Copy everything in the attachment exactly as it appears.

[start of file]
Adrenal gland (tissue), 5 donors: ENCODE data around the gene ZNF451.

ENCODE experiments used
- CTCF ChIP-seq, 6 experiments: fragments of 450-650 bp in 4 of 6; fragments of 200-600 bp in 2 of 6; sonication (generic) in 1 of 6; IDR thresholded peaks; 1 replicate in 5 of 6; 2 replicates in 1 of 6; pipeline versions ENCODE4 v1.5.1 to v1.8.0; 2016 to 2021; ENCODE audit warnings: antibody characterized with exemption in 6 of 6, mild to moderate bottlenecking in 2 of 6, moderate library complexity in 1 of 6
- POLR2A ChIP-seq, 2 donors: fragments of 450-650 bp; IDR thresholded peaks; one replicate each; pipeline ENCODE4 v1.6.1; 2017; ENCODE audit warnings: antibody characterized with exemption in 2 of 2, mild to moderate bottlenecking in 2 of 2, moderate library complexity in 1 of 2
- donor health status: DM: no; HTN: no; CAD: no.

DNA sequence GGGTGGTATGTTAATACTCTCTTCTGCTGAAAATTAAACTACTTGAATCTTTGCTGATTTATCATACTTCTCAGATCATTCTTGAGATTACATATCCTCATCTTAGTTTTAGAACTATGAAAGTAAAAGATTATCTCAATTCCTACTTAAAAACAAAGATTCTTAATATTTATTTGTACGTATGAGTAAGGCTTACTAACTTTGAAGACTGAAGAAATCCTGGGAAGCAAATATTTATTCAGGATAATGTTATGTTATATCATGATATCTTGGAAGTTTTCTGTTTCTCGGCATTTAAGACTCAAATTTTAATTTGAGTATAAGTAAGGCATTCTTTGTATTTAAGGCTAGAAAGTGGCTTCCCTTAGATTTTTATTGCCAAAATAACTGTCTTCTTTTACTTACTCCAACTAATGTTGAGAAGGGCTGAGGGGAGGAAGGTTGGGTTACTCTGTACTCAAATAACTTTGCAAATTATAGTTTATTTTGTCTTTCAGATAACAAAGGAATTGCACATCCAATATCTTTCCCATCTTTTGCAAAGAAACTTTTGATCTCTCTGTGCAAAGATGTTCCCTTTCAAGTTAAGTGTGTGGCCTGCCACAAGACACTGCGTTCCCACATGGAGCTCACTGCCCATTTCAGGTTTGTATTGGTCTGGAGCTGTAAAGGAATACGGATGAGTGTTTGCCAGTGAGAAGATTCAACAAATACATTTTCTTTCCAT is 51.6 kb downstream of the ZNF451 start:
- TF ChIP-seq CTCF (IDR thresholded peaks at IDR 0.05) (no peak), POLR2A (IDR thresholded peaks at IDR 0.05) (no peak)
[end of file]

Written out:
Adrenal gland (tissue), 5 donors: ENCODE data around the gene ZNF451.

ENCODE experiments used
- CTCF ChIP-seq, 6 experiments: fragments of 450-650 bp in 4 of 6; fragments of 200-600 bp in 2 of 6; sonication (generic) in 1 of 6; IDR thresholded peaks; 1 replicate in 5 of 6; 2 replicates in 1 of 6; pipeline versions ENCODE4 v1.5.1 to v1.8.0; 2016 to 2021; ENCODE audit warnings: antibody characterized with exemption in 6 of 6, mild to moderate bottlenecking in 2 of 6, moderate library complexity in 1 of 6
- POLR2A ChIP-seq, 2 donors: fragments of 450-650 bp; IDR thresholded peaks; one replicate each; pipeline ENCODE4 v1.6.1; 2017; ENCODE audit warnings: antibody characterized with exemption in 2 of 2, mild to moderate bottlenecking in 2 of 2, moderate library complexity in 1 of 2
- donor health status: DM: no; HTN: no; CAD: no.

DNA sequence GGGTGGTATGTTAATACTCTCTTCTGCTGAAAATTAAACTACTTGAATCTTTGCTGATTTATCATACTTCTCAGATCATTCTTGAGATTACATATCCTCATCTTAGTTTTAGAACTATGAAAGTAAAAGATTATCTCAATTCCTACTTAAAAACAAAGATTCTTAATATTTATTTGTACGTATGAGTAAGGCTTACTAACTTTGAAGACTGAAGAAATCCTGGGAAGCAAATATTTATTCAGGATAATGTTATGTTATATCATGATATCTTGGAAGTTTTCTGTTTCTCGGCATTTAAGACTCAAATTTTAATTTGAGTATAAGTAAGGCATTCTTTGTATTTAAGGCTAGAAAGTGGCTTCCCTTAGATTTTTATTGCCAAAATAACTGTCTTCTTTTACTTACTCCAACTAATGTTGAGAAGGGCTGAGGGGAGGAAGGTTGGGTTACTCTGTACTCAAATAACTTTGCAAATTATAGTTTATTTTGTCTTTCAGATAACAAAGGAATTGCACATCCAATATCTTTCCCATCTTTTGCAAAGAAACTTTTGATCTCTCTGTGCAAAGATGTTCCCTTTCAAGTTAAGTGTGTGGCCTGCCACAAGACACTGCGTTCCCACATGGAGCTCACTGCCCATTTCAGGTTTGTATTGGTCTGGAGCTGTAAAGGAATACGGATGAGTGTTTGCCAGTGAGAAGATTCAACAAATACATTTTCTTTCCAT is 51.6 kb downstream of the ZNF451 start:
- TF ChIP-seq CTCF (IDR thresholded peaks at IDR 0.05) (no peak), POLR2A (IDR thresholded peaks at IDR 0.05) (no peak)